We want people who are service-oriented. We want to make sure from an analytics standpoint that we are well informed before we make a decision. And we want to make sure from a sales standpoint that we are handling our valuable leads with the utmost of care and precision. All of that blends into wanting people who are achievers, people who are relationship-oriented, and people who are community-minded in the broad sense of the word community. I want to make sure [our staff] understands how important this [team] is to Sacramento. I also want everyone to be nice and fun to work with. Given the hours that we all work, and it’s a lot, and the pace at which we work, everyone has to enjoy it along the way.

JF: In your quest to be the best, whom are you benchmarking against?

Again from the TMBO experience, there are so many teams who do different pieces of the business better than anyone else in sports, so you look to team x for building a culture in ticket sales. You look to team y for best practices in activating a sponsorship. You look to team z in terms of how they quantify the impact of their marketing efforts. From my standpoint, we take bits and pieces from everyone. I wouldn’t say there are one, two, or three teams we look at the most. We pull the best ideas from everywhere, whether they are from NBA teams or not.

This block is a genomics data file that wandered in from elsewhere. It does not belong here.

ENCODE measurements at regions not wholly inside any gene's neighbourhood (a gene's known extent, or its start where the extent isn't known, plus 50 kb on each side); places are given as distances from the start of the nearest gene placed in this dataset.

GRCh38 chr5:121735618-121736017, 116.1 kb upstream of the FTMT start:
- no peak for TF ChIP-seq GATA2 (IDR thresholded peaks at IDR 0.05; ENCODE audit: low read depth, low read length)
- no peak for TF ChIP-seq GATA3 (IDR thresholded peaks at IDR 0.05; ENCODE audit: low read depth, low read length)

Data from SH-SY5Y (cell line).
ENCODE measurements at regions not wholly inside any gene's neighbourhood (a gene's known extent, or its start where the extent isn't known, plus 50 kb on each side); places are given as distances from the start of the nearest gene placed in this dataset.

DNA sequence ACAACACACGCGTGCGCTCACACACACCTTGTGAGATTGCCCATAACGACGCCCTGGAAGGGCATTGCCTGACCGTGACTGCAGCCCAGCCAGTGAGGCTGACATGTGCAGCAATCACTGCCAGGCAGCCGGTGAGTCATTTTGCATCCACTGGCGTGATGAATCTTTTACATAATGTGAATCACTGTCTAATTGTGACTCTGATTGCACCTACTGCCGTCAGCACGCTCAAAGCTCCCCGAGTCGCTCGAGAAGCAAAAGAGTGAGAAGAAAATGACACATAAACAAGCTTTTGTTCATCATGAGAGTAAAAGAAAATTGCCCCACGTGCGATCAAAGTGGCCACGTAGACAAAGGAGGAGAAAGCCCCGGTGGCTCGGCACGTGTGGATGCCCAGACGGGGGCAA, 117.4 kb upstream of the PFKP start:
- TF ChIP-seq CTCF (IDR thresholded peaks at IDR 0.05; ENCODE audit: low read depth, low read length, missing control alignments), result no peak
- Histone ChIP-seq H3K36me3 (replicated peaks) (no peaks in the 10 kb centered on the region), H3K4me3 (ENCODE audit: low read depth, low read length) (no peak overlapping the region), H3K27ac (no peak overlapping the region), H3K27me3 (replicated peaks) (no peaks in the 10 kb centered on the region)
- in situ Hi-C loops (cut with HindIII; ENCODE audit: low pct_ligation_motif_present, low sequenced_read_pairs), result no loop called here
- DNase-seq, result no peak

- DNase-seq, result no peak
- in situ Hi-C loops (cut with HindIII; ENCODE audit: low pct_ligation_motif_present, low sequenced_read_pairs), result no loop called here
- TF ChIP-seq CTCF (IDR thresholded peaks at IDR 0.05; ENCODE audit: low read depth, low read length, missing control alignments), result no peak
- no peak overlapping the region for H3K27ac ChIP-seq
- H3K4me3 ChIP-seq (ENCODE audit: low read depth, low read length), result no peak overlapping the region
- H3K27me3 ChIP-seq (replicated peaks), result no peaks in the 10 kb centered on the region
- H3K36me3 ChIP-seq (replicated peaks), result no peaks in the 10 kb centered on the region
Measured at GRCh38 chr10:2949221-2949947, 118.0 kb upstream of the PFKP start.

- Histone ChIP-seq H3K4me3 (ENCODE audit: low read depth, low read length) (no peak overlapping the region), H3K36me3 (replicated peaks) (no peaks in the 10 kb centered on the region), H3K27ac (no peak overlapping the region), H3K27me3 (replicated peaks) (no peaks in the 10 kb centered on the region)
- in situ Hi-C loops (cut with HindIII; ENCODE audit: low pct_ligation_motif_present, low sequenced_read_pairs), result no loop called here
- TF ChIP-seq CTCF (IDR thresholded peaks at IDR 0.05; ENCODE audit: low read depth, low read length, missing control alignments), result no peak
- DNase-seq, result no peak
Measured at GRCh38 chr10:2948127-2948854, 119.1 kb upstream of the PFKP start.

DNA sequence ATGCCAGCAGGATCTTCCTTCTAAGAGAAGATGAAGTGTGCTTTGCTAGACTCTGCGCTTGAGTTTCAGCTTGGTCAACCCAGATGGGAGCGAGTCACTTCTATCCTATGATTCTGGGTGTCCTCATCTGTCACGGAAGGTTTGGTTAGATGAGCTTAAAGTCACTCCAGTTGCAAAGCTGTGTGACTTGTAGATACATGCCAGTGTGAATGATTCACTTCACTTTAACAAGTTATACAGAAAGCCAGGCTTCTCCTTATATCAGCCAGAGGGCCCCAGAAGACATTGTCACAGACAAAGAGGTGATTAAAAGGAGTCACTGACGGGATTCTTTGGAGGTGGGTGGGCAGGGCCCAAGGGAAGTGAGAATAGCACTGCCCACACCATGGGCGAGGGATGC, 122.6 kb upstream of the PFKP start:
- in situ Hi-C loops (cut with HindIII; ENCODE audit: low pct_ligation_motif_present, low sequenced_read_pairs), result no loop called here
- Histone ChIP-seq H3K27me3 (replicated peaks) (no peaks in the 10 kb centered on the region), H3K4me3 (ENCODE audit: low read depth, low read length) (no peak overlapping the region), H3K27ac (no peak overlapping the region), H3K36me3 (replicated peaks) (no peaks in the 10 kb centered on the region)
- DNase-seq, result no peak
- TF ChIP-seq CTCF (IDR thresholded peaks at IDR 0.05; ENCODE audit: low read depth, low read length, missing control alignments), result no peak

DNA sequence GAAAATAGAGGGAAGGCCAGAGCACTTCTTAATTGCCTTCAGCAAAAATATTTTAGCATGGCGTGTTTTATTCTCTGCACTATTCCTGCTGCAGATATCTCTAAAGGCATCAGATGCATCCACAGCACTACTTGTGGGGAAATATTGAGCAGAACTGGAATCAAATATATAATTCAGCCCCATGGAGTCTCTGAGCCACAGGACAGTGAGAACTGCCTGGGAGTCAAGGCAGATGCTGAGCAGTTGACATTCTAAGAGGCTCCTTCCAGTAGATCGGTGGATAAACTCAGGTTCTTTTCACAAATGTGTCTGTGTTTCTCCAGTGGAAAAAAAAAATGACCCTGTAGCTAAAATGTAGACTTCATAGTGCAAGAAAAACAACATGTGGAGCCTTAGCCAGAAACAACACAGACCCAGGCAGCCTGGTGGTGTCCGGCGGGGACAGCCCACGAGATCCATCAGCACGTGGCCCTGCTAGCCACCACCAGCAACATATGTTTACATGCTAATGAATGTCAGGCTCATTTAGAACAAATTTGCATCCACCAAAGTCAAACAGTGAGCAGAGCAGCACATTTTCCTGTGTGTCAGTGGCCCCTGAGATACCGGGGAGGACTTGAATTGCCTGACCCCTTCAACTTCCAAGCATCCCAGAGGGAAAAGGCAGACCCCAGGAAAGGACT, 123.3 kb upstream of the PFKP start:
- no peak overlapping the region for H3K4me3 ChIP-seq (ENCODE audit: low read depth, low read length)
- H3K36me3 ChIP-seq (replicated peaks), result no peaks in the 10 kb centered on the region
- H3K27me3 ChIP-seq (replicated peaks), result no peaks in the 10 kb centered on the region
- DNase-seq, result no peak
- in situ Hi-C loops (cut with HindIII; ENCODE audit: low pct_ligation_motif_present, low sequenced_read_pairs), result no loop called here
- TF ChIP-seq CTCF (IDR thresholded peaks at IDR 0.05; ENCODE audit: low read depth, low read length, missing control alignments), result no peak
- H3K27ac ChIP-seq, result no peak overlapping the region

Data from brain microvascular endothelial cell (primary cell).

JF: Have other teams been coming to you asking about the components that are in this Experience Center and will be in the arena, things like the tablets, the augmented reality?

Sure. In the NBA, we share with each other. [Former and current NBA Commissioner] David Stern and Adam Silver have done a great job of instilling that mindset in all the teams. We are happy to share best practices on sales events. We are happy to share all our new technology from the Oculus to the drones to how we work with Bitcoin. We’re part of the bigger NBA family, so we’re sharing all the time.

JF: How do drones enhance the message that you’re trying to communicate to Sacramento and potential buyers?

[Sacramento Kings owner] Vivek [Ranadivé] talks all the time about what he calls NBA 3.0. NBA 3.0 is using technology to enhance the fan experience, using basketball as a mechanism for doing good in the community, and communicating the values of Sacramento to the rest of the world. Those are the three things we talk about when we talk about 3.0.